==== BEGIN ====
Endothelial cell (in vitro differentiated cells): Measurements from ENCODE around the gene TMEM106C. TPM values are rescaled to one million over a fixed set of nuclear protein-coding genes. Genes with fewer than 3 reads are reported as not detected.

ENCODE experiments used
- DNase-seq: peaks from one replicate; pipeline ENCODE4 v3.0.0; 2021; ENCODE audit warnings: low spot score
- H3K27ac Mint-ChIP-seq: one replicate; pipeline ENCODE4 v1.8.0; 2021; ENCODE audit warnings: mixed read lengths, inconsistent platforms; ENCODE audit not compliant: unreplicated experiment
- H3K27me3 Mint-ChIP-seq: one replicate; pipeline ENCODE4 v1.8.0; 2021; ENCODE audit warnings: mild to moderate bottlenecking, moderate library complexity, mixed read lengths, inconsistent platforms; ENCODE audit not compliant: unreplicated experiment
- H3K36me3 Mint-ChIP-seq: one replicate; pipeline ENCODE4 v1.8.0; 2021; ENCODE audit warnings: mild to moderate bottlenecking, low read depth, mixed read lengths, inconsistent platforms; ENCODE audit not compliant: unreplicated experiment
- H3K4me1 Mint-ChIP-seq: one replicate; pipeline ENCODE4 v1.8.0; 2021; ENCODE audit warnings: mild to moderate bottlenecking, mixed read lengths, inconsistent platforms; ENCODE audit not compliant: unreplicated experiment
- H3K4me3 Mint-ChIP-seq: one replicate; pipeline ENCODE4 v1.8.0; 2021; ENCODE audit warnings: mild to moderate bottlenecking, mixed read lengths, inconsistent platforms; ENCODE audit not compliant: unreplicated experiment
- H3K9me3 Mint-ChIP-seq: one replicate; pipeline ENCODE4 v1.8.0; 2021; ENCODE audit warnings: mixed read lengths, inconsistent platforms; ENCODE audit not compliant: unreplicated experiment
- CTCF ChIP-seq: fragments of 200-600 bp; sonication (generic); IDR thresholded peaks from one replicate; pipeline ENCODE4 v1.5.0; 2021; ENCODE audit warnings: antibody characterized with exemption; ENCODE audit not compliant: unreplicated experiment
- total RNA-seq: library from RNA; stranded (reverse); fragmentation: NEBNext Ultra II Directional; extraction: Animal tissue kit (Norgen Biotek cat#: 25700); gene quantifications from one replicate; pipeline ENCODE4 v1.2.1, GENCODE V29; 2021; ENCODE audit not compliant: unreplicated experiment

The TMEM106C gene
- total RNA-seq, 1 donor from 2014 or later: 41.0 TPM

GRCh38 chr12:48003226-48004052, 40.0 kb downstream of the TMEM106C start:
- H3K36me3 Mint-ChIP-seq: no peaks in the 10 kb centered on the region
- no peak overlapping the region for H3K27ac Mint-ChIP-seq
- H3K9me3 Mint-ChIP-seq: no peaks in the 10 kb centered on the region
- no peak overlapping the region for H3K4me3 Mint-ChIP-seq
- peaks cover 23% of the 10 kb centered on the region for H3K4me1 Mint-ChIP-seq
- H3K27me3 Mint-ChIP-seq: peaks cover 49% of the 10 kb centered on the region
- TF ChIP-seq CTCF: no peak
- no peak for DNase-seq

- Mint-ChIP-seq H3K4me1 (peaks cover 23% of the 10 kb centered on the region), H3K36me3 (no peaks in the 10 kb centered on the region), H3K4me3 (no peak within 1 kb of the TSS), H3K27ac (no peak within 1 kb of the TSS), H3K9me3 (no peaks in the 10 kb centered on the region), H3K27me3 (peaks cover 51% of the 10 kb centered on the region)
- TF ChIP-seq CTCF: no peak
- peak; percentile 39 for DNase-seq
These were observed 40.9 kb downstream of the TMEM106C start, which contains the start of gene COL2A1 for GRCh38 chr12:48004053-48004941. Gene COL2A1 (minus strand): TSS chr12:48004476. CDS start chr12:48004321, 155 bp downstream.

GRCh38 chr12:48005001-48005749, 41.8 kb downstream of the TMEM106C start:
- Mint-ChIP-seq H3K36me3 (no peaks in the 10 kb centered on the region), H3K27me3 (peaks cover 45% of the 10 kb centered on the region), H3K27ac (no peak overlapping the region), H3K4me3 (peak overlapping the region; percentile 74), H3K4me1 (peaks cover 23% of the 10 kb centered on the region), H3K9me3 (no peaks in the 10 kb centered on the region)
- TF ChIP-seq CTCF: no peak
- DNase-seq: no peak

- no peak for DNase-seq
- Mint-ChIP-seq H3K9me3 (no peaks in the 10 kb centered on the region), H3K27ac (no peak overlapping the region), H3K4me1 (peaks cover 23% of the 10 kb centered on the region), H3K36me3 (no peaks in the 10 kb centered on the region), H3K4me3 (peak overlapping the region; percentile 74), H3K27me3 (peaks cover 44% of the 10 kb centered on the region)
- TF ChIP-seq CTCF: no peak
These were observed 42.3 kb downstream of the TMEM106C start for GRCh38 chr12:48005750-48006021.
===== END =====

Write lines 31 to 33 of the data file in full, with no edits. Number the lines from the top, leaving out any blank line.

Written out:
- no peak for DNase-seq
- Mint-ChIP-seq H3K9me3 (no peaks in the 10 kb centered on the region), H3K27ac (no peak overlapping the region), H3K4me1 (peaks cover 23% of the 10 kb centered on the region), H3K36me3 (no peaks in the 10 kb centered on the region), H3K4me3 (peak overlapping the region; percentile 74), H3K27me3 (peaks cover 44% of the 10 kb centered on the region)
- TF ChIP-seq CTCF: no peak